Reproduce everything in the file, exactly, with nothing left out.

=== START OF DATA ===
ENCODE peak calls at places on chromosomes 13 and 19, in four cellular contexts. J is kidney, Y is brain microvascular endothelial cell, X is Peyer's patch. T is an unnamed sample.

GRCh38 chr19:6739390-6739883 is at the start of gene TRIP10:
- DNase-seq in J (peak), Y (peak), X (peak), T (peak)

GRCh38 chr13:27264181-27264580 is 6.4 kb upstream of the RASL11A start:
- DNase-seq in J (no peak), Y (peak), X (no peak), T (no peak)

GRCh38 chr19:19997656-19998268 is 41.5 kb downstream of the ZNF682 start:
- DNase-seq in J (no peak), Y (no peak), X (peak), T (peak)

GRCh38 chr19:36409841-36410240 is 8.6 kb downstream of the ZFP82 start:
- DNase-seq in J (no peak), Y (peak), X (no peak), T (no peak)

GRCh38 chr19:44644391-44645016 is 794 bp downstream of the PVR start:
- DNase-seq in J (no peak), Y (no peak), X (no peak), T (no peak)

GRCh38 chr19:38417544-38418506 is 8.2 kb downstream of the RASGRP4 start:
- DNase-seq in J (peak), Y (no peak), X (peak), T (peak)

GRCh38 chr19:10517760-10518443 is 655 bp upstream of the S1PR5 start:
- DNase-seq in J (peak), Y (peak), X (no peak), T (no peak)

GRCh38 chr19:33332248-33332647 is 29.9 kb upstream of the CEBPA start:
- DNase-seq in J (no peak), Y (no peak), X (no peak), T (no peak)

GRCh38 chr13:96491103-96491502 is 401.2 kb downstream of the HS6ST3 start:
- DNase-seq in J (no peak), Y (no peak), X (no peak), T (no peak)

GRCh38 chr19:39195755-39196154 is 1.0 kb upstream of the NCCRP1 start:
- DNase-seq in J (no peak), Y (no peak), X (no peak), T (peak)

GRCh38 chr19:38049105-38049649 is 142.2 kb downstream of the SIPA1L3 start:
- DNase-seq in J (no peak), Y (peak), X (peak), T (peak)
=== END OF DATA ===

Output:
ENCODE peak calls at places on chromosomes 13 and 19, in four cellular contexts. J is kidney, Y is brain microvascular endothelial cell, X is Peyer's patch. T is an unnamed sample.

GRCh38 chr19:6739390-6739883 is at the start of gene TRIP10:
- DNase-seq in J (peak), Y (peak), X (peak), T (peak)

GRCh38 chr13:27264181-27264580 is 6.4 kb upstream of the RASL11A start:
- DNase-seq in J (no peak), Y (peak), X (no peak), T (no peak)

GRCh38 chr19:19997656-19998268 is 41.5 kb downstream of the ZNF682 start:
- DNase-seq in J (no peak), Y (no peak), X (peak), T (peak)

GRCh38 chr19:36409841-36410240 is 8.6 kb downstream of the ZFP82 start:
- DNase-seq in J (no peak), Y (peak), X (no peak), T (no peak)

GRCh38 chr19:44644391-44645016 is 794 bp downstream of the PVR start:
- DNase-seq in J (no peak), Y (no peak), X (no peak), T (no peak)

GRCh38 chr19:38417544-38418506 is 8.2 kb downstream of the RASGRP4 start:
- DNase-seq in J (peak), Y (no peak), X (peak), T (peak)

GRCh38 chr19:10517760-10518443 is 655 bp upstream of the S1PR5 start:
- DNase-seq in J (peak), Y (peak), X (no peak), T (no peak)

GRCh38 chr19:33332248-33332647 is 29.9 kb upstream of the CEBPA start:
- DNase-seq in J (no peak), Y (no peak), X (no peak), T (no peak)

GRCh38 chr13:96491103-96491502 is 401.2 kb downstream of the HS6ST3 start:
- DNase-seq in J (no peak), Y (no peak), X (no peak), T (no peak)

GRCh38 chr19:39195755-39196154 is 1.0 kb upstream of the NCCRP1 start:
- DNase-seq in J (no peak), Y (no peak), X (no peak), T (peak)

GRCh38 chr19:38049105-38049649 is 142.2 kb downstream of the SIPA1L3 start:
- DNase-seq in J (no peak), Y (peak), X (peak), T (peak)